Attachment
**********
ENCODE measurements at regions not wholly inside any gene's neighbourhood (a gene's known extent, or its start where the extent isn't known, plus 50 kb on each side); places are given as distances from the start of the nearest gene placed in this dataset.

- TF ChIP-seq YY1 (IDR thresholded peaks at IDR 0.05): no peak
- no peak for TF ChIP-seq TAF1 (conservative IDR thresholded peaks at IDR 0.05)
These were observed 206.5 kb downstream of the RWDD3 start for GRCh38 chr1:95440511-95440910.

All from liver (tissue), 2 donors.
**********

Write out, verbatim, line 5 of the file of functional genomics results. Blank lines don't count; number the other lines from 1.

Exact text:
All from liver (tissue), 2 donors.